• Chris

    Sorry, all. Made a mistake and answered a troll.
    Back to the point, though. If the USA really wanted Assange, why didn’t they simply put through an extradition request directly to the British government. I just can’t understand why they should go to all the trouble of involving Sweden, a country that surely can’t be as subservient to them as the UK.

  • Mary

    Do leave us alone Yitzhak. I thought you had been assassinated anyway by one of your people who did not like you signing the Oslo accords.

    This is the best that Luke Harding could come up with today.

    ‘Julian Assange, the balcony Bolívar of Knightsbridge’

    ‘Before Assange appeared at the balcony – in scenes that might have sprung from Monty Python’s Life of Brian’

    http://www.guardian.co.uk/media/2012/aug/19/julian-assange-balcony-bolivar-knightsbridge?CMP=twt_gu

  • Yitzhak

    Hahah … ‘a troll’. How amusing that anyone who asks a question you can’t answer, is ‘a troll’.

  • Yitzhak

    … especially considering that this article contains (at last count) 73 occurrences of the word ‘Israel’. Let’s see… Australian bloke blows whistle on US cables… wanted in Sweden… arrested by the UK…..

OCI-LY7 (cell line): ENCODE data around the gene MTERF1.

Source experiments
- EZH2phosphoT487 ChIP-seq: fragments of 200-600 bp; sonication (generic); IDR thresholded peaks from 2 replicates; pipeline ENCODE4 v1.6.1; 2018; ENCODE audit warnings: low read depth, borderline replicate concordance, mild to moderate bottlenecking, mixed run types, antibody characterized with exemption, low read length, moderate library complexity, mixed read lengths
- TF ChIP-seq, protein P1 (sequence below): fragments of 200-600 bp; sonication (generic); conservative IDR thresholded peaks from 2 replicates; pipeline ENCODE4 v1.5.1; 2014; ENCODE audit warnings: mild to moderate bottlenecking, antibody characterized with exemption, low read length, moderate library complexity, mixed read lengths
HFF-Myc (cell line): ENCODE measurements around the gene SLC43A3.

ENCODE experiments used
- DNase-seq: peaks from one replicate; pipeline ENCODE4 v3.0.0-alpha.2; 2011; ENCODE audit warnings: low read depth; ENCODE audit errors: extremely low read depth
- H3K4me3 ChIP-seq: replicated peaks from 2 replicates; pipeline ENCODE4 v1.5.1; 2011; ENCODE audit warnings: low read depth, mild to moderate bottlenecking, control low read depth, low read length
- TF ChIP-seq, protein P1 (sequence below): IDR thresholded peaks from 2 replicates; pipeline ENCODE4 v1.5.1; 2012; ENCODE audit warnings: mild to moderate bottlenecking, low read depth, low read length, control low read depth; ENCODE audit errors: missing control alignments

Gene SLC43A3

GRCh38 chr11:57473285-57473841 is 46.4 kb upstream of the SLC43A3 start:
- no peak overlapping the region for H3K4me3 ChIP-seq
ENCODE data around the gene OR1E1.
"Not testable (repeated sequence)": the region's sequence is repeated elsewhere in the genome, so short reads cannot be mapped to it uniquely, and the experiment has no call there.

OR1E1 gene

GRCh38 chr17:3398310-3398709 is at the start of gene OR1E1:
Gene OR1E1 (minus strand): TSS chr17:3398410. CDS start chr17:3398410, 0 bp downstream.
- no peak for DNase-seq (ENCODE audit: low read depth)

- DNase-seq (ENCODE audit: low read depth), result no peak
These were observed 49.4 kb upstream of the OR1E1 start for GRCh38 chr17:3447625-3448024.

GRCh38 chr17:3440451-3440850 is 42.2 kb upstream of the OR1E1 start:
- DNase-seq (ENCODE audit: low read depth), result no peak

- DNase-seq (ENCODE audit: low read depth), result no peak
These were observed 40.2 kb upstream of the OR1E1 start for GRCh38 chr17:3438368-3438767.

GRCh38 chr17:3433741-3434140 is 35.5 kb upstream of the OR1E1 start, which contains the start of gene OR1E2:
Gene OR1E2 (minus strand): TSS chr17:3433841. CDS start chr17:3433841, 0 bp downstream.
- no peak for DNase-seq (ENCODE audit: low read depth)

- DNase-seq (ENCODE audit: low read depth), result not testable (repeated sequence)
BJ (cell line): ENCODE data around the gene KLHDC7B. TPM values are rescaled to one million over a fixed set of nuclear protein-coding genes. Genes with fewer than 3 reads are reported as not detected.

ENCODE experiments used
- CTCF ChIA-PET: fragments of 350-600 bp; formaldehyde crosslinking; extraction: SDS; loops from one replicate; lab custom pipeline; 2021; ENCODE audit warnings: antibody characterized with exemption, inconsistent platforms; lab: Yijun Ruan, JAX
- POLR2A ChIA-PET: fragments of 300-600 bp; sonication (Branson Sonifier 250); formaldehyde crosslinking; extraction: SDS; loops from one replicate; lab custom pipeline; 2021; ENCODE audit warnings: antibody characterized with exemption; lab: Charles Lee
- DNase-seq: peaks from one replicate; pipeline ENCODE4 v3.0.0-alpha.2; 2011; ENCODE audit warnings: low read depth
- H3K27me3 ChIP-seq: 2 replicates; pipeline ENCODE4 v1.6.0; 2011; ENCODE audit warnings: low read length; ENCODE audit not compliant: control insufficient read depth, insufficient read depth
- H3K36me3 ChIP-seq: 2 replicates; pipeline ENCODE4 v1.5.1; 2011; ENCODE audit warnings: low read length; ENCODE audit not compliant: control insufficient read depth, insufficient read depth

… but it’s the fault of Israel.

    [Mod/Jon: partially redacted – please stick to arguments, reduce the ad hominem]

  • Rachel

    Hai,

    I watched you speak today in front of the Ecuadorian Embassy. I found you to be very articulate, and your honesty and integrity are refreshing. I love your passion for truth. I’ll be following your writing from now on.

  • nevermind

    After this speech in front of many Met officers, outlining international law and the situation they would face,should even so much contemplate to enter the territory of another country by force.

    Since this lecture on what they can and cannot due by someone who is learned in foreign affairs, THEY CANNOT CLAIM TO HAVE NOT KNOW, that’s one excuse they cannot bring should they ever have to defend the indefensible.

    well done Craig, billy 14 pints ‘ll hate your guts for it.

  • John Goss

    Thanks Hatari and Mark Golding for posting two great videos of Craig supporting Julian Assange. We need more people like the two of them who have both suffered for genuine integrity.